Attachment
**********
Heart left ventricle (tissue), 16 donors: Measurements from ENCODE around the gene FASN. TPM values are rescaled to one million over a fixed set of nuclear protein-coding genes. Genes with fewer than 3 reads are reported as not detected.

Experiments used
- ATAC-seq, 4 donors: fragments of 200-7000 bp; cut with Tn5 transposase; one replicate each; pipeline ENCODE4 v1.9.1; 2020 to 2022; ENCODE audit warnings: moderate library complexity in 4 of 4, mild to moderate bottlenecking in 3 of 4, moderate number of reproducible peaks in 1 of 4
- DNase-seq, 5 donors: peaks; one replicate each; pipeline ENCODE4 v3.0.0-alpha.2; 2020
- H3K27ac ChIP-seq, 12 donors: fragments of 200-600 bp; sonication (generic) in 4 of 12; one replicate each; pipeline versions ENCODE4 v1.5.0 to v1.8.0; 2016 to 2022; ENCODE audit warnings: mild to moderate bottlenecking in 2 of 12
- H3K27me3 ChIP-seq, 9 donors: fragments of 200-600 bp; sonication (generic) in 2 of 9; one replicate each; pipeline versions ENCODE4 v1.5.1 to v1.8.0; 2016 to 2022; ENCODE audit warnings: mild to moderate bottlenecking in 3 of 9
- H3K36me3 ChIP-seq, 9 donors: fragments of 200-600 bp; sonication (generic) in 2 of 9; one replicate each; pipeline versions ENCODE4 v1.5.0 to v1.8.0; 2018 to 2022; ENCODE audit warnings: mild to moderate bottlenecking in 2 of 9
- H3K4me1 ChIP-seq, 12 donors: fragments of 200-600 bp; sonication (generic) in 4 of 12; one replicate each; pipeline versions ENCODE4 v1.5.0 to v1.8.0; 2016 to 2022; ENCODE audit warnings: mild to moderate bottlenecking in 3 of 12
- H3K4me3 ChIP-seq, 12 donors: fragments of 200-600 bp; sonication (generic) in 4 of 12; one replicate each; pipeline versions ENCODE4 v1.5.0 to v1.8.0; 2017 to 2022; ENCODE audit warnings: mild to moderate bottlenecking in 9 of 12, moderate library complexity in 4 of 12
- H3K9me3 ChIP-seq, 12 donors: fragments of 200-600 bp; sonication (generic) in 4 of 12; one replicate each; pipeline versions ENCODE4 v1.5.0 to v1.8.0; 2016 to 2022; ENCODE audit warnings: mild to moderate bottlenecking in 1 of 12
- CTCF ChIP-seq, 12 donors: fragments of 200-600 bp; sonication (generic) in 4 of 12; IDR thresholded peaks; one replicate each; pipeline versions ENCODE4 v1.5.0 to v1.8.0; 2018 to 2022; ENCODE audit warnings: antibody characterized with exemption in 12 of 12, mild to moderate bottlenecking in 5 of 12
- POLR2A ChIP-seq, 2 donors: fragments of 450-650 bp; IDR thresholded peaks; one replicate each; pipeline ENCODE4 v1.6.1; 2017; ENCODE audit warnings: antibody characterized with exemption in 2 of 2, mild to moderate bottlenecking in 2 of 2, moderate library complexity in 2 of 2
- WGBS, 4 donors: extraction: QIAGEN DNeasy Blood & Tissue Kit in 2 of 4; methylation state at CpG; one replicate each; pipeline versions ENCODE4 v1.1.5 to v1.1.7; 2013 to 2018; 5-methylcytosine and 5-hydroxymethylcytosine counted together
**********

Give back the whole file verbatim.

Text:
Heart left ventricle (tissue), 16 donors: Measurements from ENCODE around the gene FASN. TPM values are rescaled to one million over a fixed set of nuclear protein-coding genes. Genes with fewer than 3 reads are reported as not detected.

Experiments used
- ATAC-seq, 4 donors: fragments of 200-7000 bp; cut with Tn5 transposase; one replicate each; pipeline ENCODE4 v1.9.1; 2020 to 2022; ENCODE audit warnings: moderate library complexity in 4 of 4, mild to moderate bottlenecking in 3 of 4, moderate number of reproducible peaks in 1 of 4
- DNase-seq, 5 donors: peaks; one replicate each; pipeline ENCODE4 v3.0.0-alpha.2; 2020
- H3K27ac ChIP-seq, 12 donors: fragments of 200-600 bp; sonication (generic) in 4 of 12; one replicate each; pipeline versions ENCODE4 v1.5.0 to v1.8.0; 2016 to 2022; ENCODE audit warnings: mild to moderate bottlenecking in 2 of 12
- H3K27me3 ChIP-seq, 9 donors: fragments of 200-600 bp; sonication (generic) in 2 of 9; one replicate each; pipeline versions ENCODE4 v1.5.1 to v1.8.0; 2016 to 2022; ENCODE audit warnings: mild to moderate bottlenecking in 3 of 9
- H3K36me3 ChIP-seq, 9 donors: fragments of 200-600 bp; sonication (generic) in 2 of 9; one replicate each; pipeline versions ENCODE4 v1.5.0 to v1.8.0; 2018 to 2022; ENCODE audit warnings: mild to moderate bottlenecking in 2 of 9
- H3K4me1 ChIP-seq, 12 donors: fragments of 200-600 bp; sonication (generic) in 4 of 12; one replicate each; pipeline versions ENCODE4 v1.5.0 to v1.8.0; 2016 to 2022; ENCODE audit warnings: mild to moderate bottlenecking in 3 of 12
- H3K4me3 ChIP-seq, 12 donors: fragments of 200-600 bp; sonication (generic) in 4 of 12; one replicate each; pipeline versions ENCODE4 v1.5.0 to v1.8.0; 2017 to 2022; ENCODE audit warnings: mild to moderate bottlenecking in 9 of 12, moderate library complexity in 4 of 12
- H3K9me3 ChIP-seq, 12 donors: fragments of 200-600 bp; sonication (generic) in 4 of 12; one replicate each; pipeline versions ENCODE4 v1.5.0 to v1.8.0; 2016 to 2022; ENCODE audit warnings: mild to moderate bottlenecking in 1 of 12
- CTCF ChIP-seq, 12 donors: fragments of 200-600 bp; sonication (generic) in 4 of 12; IDR thresholded peaks; one replicate each; pipeline versions ENCODE4 v1.5.0 to v1.8.0; 2018 to 2022; ENCODE audit warnings: antibody characterized with exemption in 12 of 12, mild to moderate bottlenecking in 5 of 12
- POLR2A ChIP-seq, 2 donors: fragments of 450-650 bp; IDR thresholded peaks; one replicate each; pipeline ENCODE4 v1.6.1; 2017; ENCODE audit warnings: antibody characterized with exemption in 2 of 2, mild to moderate bottlenecking in 2 of 2, moderate library complexity in 2 of 2
- WGBS, 4 donors: extraction: QIAGEN DNeasy Blood & Tissue Kit in 2 of 4; methylation state at CpG; one replicate each; pipeline versions ENCODE4 v1.1.5 to v1.1.7; 2013 to 2018; 5-methylcytosine and 5-hydroxymethylcytosine counted together